A weighted lap pad or weighted stuffed animal can be very comforting to a child that is feeling anxious. According to Understood, “Pressure on the body can release serotonin in the brain.” The release of serotonin helps kids settle down when they feel escalated. Weighted lap pads or animals are great for all ages, so don’t rule them out for teens. You can make your own or ask for help from a crafty parent (or student!).

11. Use attention-getters.

Check out this list of catchy attention-getters teachers around the world are using on a daily basis.

12. Use screen time as a last resort.

Sometimes teachers need a little help before they lose their cool. A bit of screen time will give you a few minutes to compose yourself. Bust out a Bill Nye video, or allow kids a few minutes on an educational website like Prodigy, and your class will quiet right down. Use this tactic sparingly as there are much healthier calming strategies to model for children.

Calming strategies to implement into your classroom routine for a lasting impact

Learning emotional regulation skills takes time and practice, just like learning to read, write, and do math. As with academic skills, some children need more help mastering emotional regulation than others. Incorporating routines to enhance calm and reduce stress is beneficial to everyone – including the teacher. The following calming strategies are manageable additions to a classroom routine. 

1. Incorporate mindfulness. 

NY Times reported that mindfulness can be a useful tool for decreasing anxiety and promoting happiness. There are some really great apps out there to help you integrate mindfulness practice into your classroom, potentially even making it an intentional part of your weekly routine. (Mindful Mondays, anyone?) You can also model mindfulness in your daily actions by sharing what you are observing, feeling, and thinking about at any given moment. This practice helps kids bring their attention to the present. It’s also really useful to teach kids to bring awareness to their lives without any judgment. Focusing on what is happening right now can help them stop stressing about something that happened at home or on the playground. Try these mindfulness apps.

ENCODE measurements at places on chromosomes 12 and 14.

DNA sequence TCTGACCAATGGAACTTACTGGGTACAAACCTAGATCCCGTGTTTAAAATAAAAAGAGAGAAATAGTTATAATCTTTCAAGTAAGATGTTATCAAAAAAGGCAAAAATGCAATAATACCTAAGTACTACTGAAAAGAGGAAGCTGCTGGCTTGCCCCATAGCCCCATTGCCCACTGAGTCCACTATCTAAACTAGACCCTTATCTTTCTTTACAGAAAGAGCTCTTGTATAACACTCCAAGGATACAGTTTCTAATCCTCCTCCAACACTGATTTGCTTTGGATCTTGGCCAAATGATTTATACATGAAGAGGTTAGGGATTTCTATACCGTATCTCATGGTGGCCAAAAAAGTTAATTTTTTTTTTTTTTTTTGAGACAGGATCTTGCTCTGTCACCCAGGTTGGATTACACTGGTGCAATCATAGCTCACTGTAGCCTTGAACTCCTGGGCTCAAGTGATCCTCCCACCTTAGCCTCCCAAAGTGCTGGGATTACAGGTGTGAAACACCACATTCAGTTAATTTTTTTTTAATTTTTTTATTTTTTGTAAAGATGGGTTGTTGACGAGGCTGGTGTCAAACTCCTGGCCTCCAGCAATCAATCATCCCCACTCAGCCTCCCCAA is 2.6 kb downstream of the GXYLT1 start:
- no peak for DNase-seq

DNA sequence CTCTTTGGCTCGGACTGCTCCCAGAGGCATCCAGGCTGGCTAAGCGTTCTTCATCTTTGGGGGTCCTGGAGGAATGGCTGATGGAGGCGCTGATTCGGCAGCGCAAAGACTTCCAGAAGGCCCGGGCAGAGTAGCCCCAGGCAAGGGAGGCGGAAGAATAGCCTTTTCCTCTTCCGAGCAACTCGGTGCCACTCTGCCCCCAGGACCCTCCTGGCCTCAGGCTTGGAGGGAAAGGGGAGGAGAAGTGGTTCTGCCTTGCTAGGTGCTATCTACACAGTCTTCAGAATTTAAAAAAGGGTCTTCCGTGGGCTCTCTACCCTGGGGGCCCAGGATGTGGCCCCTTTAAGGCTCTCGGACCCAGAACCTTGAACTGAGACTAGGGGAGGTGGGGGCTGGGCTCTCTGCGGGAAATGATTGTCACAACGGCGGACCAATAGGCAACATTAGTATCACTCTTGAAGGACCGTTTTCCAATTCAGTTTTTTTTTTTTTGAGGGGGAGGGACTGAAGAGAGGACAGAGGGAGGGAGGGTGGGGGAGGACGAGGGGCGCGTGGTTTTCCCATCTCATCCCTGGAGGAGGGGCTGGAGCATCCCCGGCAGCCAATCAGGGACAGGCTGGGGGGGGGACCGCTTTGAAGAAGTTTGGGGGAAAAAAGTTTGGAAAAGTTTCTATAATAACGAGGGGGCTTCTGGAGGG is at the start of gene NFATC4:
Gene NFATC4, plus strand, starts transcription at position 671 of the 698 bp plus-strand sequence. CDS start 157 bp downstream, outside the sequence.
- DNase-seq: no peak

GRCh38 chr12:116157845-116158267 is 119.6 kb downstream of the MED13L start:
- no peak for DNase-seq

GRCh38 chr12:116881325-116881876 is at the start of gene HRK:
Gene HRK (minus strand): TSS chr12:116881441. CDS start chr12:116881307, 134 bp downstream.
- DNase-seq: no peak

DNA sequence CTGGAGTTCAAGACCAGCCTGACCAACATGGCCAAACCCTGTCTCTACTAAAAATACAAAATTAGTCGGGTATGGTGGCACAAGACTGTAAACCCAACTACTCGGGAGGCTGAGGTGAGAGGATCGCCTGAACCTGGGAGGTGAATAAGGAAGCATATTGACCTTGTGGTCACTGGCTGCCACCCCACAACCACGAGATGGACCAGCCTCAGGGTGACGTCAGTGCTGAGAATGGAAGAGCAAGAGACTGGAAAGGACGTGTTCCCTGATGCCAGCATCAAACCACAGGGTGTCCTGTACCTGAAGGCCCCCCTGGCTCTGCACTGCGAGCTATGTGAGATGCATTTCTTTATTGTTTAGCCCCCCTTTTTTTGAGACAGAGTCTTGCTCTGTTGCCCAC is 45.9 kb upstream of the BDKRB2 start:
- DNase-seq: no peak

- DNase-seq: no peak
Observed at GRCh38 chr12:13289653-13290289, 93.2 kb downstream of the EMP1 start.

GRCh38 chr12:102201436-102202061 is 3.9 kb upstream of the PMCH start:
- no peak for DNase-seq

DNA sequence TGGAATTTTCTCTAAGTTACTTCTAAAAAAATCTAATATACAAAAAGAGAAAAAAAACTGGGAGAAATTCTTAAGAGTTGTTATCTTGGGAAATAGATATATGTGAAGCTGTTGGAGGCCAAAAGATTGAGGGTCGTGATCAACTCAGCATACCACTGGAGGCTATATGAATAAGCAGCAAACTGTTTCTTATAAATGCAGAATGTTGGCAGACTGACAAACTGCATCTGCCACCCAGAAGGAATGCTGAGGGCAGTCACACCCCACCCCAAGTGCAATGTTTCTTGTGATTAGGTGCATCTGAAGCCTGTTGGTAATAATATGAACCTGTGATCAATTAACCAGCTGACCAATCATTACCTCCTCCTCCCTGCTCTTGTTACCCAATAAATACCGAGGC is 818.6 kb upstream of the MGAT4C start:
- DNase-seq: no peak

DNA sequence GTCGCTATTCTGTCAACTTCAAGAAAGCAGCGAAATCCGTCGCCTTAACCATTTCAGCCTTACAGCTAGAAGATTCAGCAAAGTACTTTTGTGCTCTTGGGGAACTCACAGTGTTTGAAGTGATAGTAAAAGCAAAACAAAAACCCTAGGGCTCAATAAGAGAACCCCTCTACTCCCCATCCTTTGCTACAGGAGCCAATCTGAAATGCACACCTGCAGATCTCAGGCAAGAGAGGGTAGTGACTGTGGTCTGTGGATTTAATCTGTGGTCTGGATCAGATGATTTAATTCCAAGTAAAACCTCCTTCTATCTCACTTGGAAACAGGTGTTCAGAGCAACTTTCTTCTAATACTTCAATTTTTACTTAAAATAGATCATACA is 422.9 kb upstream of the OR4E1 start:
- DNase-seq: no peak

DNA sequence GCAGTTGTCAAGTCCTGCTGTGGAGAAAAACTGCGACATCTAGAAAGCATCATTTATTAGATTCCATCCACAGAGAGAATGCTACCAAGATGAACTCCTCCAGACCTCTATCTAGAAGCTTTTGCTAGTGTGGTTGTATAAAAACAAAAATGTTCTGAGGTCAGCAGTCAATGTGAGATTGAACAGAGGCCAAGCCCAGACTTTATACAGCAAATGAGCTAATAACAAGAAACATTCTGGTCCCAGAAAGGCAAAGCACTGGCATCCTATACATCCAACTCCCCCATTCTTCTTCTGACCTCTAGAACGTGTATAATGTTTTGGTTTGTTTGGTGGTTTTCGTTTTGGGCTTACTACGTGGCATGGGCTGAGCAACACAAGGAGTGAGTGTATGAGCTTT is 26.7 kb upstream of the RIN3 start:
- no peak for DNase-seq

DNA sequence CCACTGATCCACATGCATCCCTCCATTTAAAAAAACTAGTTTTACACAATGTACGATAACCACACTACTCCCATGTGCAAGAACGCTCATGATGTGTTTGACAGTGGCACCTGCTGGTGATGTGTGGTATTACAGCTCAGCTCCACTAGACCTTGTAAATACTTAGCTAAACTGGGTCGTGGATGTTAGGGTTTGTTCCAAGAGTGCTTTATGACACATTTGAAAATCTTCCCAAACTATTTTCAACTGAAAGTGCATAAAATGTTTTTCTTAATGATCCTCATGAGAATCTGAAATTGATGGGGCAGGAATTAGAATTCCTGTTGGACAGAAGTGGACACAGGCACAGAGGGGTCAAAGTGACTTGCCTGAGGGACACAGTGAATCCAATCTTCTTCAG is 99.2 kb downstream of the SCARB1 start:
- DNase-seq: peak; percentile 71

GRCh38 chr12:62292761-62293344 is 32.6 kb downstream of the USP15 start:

2. Set up a calm down corner

Make sure your classroom has a place where kids can go when they need to deescalate. It doesn’t have to be anything fancy- just a quiet place where they can sit and be alone. Stock it with a few fidget toys and noise-canceling headphones. Post written and picture reminders of the calming strategies you’ve been working on in the area. It’s important not to treat it as a timeout or a punishment. Check out these fun options for your calm down corner.

3. Make journaling part of the daily routine.